I believe that UNC ties academics to jersey retirement (i.e. you must graduate before it can go up). Pretty sure this was a trend started by Dean Smith and continued by Gutheridge, Doherty and now Roy. That said, Dean was unparralled in his pursuit of "doing things the right way." Though hes certainly a quality coach, Rick Barnes would never be confused for Dean when it comes to ethics/morals and Texas no doubt wants Durant's jersey up there for recruiting purposes. So long as the NCAA continues to exploit these kids I dont see any problem with a school giving them something tangible to honor their accomplishments.

Anonymous Anonymous -- 2/27/2009 11:54 PM  

A quick question, for Anon. @ 11:54: Michael Jordan's number 23 at UNC (Chapel Hill) wasn't retired when he left (or at any point since)? No, I'm not challenging--I honestly do not remember!
One quick note: In the NCAA, retired numbers aren't retired in the same way as in pro sports, particularly in football and basketball, due in the former to squad size and the latter to numbering limitations (no uniform numbers can have digits 6-9). Retired numbers are out for five years and then brought back.

In the pros, of course, numbers once retired stay retired except under very specific circumstances, such as:

>> If a son ever plays for same team as the player
(i.e. Pete Rose's son would wear #14 in CIncinnati, or Jim Gilliam's son would have worn #19 with the Dodgers).

>> A person whose number is retired gives permission for another player to use it (i.e. Julius Erving gave permission for someone--Allen Iverson?--to wear #6 with the 76ers on a one-off).

>> A player returns (yes, Michael Jordan got #23 back after returning and wearing #45).

Anonymous Anonymous -- 3/02/2009 2:02 AM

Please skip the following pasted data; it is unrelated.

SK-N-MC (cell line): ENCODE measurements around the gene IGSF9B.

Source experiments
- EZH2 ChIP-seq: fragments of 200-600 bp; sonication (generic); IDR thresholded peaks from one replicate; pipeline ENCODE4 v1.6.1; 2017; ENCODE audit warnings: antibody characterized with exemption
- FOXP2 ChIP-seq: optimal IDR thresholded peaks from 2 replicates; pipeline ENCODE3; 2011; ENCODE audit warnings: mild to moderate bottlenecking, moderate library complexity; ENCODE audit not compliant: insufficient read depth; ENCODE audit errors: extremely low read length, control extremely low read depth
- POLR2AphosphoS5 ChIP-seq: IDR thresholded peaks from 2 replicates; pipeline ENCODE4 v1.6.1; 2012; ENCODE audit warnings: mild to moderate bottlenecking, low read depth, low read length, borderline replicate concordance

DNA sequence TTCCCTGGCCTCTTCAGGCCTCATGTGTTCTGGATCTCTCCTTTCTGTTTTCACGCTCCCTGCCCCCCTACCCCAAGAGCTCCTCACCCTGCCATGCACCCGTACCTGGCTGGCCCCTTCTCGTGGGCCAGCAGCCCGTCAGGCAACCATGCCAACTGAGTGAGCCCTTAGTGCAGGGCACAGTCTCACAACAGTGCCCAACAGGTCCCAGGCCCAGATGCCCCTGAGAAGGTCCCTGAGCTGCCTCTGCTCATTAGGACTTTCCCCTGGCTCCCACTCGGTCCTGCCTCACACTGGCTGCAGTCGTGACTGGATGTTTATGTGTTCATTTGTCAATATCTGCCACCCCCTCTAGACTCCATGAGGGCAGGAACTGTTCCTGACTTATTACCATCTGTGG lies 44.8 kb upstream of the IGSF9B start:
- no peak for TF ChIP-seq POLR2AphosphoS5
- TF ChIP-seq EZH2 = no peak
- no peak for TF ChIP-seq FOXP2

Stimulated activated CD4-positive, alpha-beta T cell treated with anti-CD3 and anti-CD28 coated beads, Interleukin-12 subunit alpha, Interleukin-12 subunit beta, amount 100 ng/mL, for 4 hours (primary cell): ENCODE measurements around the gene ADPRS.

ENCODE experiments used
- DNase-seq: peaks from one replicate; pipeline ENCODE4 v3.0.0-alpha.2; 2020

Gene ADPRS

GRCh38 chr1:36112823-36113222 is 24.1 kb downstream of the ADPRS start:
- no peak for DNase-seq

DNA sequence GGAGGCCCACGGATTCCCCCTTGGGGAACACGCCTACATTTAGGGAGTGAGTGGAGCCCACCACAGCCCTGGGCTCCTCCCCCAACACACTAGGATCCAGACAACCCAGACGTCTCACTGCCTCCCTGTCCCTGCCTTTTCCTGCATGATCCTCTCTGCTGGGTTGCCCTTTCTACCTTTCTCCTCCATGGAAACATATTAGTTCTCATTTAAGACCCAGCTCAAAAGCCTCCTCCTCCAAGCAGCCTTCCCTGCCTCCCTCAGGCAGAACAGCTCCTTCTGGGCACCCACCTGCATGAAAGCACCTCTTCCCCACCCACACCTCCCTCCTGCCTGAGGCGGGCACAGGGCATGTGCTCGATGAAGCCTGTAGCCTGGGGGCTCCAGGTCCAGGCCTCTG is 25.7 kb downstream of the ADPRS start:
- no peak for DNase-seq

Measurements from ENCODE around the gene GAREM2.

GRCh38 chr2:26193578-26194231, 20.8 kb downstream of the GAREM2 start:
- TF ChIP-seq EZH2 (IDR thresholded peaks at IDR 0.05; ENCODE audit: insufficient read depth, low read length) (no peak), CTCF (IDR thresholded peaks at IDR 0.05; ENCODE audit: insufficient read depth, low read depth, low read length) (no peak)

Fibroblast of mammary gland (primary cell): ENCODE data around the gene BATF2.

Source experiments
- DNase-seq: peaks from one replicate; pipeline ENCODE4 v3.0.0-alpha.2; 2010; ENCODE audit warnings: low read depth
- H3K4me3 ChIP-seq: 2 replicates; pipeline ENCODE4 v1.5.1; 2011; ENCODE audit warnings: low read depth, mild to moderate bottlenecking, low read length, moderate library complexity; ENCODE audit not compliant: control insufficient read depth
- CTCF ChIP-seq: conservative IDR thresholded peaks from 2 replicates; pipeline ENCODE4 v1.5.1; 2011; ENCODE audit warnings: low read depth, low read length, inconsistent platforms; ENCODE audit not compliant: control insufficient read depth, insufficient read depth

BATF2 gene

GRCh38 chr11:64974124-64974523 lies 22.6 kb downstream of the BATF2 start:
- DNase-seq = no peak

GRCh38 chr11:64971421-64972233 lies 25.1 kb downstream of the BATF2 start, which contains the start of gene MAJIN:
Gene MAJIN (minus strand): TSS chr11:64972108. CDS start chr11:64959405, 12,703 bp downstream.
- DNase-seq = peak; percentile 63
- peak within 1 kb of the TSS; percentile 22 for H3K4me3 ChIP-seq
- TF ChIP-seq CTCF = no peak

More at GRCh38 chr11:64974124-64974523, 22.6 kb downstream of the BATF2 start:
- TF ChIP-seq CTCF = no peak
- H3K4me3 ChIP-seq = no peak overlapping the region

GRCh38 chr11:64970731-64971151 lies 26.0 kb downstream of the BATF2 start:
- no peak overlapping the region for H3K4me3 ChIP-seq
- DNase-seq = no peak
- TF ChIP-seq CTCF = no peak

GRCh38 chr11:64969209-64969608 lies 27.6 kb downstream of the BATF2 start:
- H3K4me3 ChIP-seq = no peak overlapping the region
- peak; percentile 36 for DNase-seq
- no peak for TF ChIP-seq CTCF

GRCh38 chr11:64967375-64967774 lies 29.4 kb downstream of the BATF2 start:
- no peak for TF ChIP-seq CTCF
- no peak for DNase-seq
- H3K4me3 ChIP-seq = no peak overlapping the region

UNC has the same rules as Texas.

"For a North Carolina men's player to have his jersey retired, he must win at least one of six national player of the year awards: The Associated Press, the U.S. Basketball Writers Association, the National Association of Basketball Coaches, Sporting News, the Wooden Award and the Naismith Award."

Case in point: Michael Jordan and, I believe, Antawn Jamison, did not receive their degrees before having their numbers retired.

Anonymous Anonymous -- 3/02/2009 5:27 PM  

Can't resist the opportunity to demonstrate what a hypocritical institution UNC actually is.
Anonymous One wrote the received wisdom that Dean Smith would never retire the jersey of a player that didn't graduate because such would not be doing things the right way. Of course, we know that is not truly the case. If you want to see if done right, look eight miles down the road.

From the 2008-09 Duke basketball media guide:

"What distinguishes Duke’s
retired jersey players from many other schools is the main criteria.
No jersey will be retired at Duke unless the player has earned his

In addition to a degree, although there is no official criteria, a player must distinguish himself on a national level with a national player of the year award, a national defensive player of the year, an Olympic gold medal, set a NCAA record or earn All America recognition.

There are 13 jerseys currently hanging in Cameron. Dick Groat was the first to be honored and Shelden Williams (Mr. Candace Parker) and J.J. Redick were the most recent.

Anonymous SportsBiz -- 3/05/2009 11:22 PM